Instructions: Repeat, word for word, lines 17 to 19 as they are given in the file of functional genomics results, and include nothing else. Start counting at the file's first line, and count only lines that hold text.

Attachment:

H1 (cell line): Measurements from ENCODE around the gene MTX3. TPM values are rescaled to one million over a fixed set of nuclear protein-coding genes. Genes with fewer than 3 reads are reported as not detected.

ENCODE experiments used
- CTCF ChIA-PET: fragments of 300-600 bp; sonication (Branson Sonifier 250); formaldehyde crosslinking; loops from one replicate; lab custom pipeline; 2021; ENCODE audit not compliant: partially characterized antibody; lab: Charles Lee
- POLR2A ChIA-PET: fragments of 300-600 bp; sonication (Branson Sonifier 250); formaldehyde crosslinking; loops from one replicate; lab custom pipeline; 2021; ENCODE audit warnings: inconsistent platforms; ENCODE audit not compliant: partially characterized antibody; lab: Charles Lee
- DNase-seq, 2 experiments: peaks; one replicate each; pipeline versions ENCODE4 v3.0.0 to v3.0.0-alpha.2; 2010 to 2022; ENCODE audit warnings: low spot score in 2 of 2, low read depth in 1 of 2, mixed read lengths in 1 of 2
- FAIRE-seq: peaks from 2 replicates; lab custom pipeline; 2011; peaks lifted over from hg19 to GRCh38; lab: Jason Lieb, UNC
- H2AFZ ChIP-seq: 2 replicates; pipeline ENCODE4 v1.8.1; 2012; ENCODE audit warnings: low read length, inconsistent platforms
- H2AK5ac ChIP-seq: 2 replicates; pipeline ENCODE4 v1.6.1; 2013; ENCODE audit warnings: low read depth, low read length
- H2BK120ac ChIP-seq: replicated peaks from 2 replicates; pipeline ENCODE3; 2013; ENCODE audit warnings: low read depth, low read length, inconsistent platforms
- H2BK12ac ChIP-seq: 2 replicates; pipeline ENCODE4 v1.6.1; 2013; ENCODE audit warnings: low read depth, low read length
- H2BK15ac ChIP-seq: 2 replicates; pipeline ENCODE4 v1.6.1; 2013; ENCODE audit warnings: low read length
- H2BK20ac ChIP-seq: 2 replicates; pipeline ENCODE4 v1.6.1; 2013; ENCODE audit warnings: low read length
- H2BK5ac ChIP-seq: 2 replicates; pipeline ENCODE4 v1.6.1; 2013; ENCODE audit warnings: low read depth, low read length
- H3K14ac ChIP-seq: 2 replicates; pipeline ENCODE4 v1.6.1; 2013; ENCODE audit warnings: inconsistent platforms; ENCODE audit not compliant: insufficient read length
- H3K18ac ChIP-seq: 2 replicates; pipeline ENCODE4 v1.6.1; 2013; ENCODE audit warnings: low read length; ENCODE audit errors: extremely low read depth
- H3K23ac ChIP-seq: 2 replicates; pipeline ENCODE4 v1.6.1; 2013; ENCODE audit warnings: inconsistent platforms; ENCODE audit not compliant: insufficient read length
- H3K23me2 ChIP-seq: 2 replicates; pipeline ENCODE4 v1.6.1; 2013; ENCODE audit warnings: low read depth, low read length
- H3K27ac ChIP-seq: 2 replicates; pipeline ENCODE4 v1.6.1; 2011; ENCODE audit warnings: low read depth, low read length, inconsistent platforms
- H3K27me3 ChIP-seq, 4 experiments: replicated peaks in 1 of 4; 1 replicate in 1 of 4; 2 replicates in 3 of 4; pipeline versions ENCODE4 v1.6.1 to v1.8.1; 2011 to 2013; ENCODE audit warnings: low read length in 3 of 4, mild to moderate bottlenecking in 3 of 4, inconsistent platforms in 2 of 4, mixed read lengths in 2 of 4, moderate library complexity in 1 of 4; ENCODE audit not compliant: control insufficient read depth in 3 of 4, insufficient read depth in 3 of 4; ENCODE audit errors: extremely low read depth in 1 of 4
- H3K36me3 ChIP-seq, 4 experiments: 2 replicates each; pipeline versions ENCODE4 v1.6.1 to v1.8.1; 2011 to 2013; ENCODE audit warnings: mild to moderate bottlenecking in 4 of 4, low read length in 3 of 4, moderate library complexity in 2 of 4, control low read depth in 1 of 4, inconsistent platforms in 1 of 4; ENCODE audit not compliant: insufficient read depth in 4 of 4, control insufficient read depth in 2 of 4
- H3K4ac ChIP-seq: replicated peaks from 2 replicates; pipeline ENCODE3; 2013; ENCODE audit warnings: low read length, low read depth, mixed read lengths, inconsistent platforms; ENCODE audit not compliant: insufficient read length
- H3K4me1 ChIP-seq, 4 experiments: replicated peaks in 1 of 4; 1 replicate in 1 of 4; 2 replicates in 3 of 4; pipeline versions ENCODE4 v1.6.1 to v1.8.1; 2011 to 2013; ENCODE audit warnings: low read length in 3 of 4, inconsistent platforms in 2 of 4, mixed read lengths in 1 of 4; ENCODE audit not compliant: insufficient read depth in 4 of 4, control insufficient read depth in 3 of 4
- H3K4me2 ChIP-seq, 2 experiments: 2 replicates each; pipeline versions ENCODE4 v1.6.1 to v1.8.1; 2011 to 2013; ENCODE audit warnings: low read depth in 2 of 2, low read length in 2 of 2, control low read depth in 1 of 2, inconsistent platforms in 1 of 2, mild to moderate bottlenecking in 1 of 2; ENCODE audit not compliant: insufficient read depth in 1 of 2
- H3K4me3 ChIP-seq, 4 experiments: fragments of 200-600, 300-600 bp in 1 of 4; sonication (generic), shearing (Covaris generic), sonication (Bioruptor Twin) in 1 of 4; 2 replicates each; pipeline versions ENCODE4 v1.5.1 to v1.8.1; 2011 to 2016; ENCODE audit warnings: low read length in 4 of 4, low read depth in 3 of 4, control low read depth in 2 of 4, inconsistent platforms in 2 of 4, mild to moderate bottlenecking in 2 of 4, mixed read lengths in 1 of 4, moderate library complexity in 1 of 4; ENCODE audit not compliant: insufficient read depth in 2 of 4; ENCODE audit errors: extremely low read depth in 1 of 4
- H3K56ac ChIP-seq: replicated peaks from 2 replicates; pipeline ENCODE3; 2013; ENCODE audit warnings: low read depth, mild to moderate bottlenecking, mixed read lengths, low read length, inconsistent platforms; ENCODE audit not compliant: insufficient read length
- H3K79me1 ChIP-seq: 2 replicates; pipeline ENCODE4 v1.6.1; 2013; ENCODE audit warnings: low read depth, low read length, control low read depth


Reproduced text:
- H3K23me2 ChIP-seq: 2 replicates; pipeline ENCODE4 v1.6.1; 2013; ENCODE audit warnings: low read depth, low read length
- H3K27ac ChIP-seq: 2 replicates; pipeline ENCODE4 v1.6.1; 2011; ENCODE audit warnings: low read depth, low read length, inconsistent platforms
- H3K27me3 ChIP-seq, 4 experiments: replicated peaks in 1 of 4; 1 replicate in 1 of 4; 2 replicates in 3 of 4; pipeline versions ENCODE4 v1.6.1 to v1.8.1; 2011 to 2013; ENCODE audit warnings: low read length in 3 of 4, mild to moderate bottlenecking in 3 of 4, inconsistent platforms in 2 of 4, mixed read lengths in 2 of 4, moderate library complexity in 1 of 4; ENCODE audit not compliant: control insufficient read depth in 3 of 4, insufficient read depth in 3 of 4; ENCODE audit errors: extremely low read depth in 1 of 4